There is a third reason why Finn rejects the Ponzi-scheme presumption of insolvency. Finn criticizes the legal scholarship of those courts that rely on the original Ponzi-scheme case, Cunningham v. Brown, 265 U.S. 1 (1924), for the proposition that Ponzi schemes, as a matter of law, are insolvent from their inception. The particular postage-stamp swindle operated by Charles Ponzi never operated legitimately and was insolvent from the beginning, but the original Ponzi case does not stand for the proposition that all Ponzi schemes are necessarily insolvent from their inception.

Finn rejects the Ponzi-scheme presumption of insolvency for three reasons: the presumption lacks textual, factual, and scholarly support.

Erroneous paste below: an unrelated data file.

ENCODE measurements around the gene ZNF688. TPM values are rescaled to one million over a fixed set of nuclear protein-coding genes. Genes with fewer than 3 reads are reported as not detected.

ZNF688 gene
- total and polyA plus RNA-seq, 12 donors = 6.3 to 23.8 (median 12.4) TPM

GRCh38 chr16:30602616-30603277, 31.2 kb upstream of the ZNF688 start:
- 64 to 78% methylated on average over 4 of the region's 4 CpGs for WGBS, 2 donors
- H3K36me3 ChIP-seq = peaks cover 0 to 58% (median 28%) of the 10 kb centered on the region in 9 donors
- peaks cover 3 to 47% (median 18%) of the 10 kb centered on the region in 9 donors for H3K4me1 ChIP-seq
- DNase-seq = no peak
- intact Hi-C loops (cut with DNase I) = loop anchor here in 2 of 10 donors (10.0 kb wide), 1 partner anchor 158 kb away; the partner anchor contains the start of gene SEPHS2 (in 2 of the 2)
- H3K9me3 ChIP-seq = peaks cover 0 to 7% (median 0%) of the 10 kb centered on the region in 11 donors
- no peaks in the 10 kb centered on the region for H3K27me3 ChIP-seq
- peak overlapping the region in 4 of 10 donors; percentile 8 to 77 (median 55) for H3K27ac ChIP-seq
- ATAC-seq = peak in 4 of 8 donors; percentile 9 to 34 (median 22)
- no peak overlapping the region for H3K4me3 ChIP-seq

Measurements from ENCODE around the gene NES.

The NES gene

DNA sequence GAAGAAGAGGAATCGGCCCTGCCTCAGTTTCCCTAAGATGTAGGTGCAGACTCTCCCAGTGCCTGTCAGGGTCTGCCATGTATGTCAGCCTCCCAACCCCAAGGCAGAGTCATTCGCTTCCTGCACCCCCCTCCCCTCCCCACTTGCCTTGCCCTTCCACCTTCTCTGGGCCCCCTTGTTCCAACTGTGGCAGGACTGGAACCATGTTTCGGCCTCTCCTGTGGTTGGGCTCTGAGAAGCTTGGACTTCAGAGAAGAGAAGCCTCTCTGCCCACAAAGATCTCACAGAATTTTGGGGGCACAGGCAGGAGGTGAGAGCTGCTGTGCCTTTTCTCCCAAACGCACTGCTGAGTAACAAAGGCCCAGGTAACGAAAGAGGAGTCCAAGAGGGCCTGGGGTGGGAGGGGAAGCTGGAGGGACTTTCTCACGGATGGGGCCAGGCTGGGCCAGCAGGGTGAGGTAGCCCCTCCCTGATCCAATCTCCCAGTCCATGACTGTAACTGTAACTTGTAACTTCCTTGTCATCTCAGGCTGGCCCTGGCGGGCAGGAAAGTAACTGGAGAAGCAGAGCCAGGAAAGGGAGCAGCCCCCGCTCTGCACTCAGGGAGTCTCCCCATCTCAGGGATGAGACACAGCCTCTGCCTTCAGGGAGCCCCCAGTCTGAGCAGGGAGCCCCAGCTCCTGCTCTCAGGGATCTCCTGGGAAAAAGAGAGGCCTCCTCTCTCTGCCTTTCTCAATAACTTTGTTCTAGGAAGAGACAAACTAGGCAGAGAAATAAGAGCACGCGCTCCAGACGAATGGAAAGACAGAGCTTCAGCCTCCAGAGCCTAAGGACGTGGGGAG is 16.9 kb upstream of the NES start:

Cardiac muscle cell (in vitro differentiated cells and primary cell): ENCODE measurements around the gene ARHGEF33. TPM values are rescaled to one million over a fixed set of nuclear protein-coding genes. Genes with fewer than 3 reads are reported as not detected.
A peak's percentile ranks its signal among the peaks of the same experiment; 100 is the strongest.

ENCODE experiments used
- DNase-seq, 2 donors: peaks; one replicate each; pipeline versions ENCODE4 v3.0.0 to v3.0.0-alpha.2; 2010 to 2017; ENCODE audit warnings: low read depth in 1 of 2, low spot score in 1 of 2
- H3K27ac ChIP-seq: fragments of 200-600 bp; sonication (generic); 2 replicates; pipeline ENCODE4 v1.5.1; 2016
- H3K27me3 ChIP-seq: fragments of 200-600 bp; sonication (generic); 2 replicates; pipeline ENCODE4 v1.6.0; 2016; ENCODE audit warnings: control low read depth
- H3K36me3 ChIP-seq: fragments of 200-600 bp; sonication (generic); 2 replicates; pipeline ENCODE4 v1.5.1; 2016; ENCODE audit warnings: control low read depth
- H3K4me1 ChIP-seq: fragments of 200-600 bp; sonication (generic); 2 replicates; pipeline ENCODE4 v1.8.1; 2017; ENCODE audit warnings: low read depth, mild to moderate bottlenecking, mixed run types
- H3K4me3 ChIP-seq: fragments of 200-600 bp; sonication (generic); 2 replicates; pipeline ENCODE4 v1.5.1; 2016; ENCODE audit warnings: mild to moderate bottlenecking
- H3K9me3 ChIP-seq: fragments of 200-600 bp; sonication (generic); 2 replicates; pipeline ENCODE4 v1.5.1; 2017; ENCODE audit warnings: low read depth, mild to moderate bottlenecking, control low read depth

Finn observes that the Ponzi-scheme presumption on value requires the court to presume that a debtor operating a Ponzi scheme cannot receive reasonably equivalent value for the “interest” or “profits” it pays to investors. Once again, Finn looks to the text of the statute to see whether it supports the Ponzi-scheme presumption on value. UFTA includes in its definition of “value” “the satisfaction of an antecedent debt.” After considering case law and the statutory definitions of “debt,” Finn concludes, “that any legally enforceable right to payment against the debtor is sufficient to qualify as antecedent debt.” After considering case law and the statutory definitions of “debt,” Finn concludes, “that any legally enforceable right to payment against the debtor is sufficient to qualify as antecedent debt.”